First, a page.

Government is moving to remove any potential conflict between the extractive industries sector and the management of the environment by stripping the environment portfolio from the Ministry of Natural Resources and putting it under the Ministry of the Presidency.
Minister of State, Joseph Harmon said there would now be a Department of the Environment of the Ministry of the Presidency. “The extractive sector and the sector that is responsible for supervising or monitoring the extractive sector together- you put them together is in the wrong place. We believe it is not a right fit,” he said.
He noted that already the Office of Climate Change and several other environment related areas are already under the management of the Ministry of the Presidency.
“It is the President’s intention to ensure that all of these entities are in the same place and so if you are responsible for extraction then the entity that is responsible for supervising you must be able to do so without having to report to the same minister that is responsible for the same people who are doing the extraction,” he said.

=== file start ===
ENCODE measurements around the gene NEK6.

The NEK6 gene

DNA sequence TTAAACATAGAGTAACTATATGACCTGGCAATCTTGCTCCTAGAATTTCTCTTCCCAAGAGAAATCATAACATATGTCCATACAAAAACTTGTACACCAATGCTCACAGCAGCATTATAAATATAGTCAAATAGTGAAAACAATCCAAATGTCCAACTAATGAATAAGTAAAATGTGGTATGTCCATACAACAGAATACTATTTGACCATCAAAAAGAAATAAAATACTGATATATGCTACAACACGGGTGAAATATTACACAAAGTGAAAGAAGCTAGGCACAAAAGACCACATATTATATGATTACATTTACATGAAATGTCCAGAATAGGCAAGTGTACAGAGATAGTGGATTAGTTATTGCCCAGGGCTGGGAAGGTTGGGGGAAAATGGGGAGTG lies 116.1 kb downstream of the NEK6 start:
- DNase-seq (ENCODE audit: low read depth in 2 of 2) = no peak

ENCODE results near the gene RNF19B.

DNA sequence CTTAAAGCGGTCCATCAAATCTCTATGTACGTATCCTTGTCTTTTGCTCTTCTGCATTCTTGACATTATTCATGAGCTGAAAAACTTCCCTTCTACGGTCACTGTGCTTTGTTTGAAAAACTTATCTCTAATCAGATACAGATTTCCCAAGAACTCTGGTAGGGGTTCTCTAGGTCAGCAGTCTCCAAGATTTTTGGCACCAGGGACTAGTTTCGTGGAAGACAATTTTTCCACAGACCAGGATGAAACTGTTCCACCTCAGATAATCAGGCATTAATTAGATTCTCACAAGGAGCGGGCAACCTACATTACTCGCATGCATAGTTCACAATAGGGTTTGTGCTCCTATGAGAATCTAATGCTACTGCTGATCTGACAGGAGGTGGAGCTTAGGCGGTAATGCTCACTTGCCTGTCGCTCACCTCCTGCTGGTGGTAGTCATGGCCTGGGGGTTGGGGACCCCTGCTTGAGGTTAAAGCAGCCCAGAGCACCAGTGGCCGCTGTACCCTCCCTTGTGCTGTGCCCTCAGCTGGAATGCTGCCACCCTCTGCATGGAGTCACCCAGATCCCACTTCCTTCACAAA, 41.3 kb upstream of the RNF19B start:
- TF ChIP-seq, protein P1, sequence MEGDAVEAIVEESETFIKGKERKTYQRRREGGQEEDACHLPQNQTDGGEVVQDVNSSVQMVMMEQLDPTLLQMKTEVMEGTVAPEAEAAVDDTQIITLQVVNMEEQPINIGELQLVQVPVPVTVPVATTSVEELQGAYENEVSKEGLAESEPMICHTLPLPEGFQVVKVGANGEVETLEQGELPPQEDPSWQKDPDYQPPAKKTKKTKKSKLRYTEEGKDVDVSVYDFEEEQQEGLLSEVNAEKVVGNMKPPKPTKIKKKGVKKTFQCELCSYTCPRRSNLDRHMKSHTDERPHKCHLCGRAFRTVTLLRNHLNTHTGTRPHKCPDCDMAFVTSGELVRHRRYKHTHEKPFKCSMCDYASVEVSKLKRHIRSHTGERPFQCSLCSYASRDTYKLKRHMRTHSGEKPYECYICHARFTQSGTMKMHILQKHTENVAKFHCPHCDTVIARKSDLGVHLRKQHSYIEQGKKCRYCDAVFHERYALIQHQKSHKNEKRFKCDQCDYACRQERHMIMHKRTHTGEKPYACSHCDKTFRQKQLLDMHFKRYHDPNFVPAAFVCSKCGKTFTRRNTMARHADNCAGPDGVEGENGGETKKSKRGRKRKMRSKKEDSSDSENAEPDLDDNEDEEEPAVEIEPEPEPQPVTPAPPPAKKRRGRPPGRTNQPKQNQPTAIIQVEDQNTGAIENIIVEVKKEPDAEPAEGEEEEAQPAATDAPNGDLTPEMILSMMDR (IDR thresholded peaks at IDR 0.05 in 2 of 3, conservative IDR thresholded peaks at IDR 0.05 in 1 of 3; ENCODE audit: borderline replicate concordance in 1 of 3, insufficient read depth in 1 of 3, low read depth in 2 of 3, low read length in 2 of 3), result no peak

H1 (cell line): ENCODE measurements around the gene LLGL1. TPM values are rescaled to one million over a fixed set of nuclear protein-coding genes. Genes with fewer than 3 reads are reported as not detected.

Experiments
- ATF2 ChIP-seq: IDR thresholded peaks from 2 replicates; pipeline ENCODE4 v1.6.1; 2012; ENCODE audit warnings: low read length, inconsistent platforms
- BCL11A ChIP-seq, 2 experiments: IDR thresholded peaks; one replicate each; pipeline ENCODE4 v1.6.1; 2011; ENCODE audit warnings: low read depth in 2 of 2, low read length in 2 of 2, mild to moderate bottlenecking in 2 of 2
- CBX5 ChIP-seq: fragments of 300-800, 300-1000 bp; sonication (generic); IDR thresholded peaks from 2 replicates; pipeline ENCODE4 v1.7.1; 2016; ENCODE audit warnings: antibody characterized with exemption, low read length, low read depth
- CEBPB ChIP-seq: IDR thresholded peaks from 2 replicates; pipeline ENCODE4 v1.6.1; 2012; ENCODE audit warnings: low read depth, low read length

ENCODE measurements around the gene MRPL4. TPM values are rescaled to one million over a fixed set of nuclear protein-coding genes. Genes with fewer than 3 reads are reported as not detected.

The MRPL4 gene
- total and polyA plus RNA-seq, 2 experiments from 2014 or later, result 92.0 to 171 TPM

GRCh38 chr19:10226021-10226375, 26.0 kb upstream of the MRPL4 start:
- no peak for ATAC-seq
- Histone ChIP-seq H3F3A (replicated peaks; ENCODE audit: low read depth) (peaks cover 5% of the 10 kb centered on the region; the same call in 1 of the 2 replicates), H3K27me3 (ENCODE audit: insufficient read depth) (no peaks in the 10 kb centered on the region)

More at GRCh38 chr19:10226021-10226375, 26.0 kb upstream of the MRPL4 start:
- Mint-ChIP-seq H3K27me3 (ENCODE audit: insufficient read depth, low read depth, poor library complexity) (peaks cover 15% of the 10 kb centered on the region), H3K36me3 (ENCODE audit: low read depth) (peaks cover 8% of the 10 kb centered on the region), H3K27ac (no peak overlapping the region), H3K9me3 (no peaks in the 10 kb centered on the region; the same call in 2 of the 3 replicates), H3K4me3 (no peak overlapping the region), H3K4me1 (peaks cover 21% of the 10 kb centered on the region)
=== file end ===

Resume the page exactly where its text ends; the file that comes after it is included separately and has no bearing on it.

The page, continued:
Up until this decision, he noted that for instance when top officials of the Norwegian government meet with government representatives on the multi-million dollar forest protection compensation programme, they usually do so with himself and Minister of Natural Resources, Raphael Trotman.
For Trotman’s part, he told a hearing of the bipartisan parliamentary committee on Natural Resources later Wednesday that after a series of consultations among himself, Harmon and President David Granger environmental management would soon be placed under the Ministry of the Presidency because of the increasing emphasis on oil, gold bauxite and forestry. “I can tell you that out of 24 in a day, oil and gas is taking up about 18 so it requires intense attention and so a Department of the Environment is being put together in the Ministry of the Presidency.”
The Minister of Natural Resources explained that the Environmental Protection Agency, Wildlife Management and the Protected Areas Commission would come under the Department of the Environment.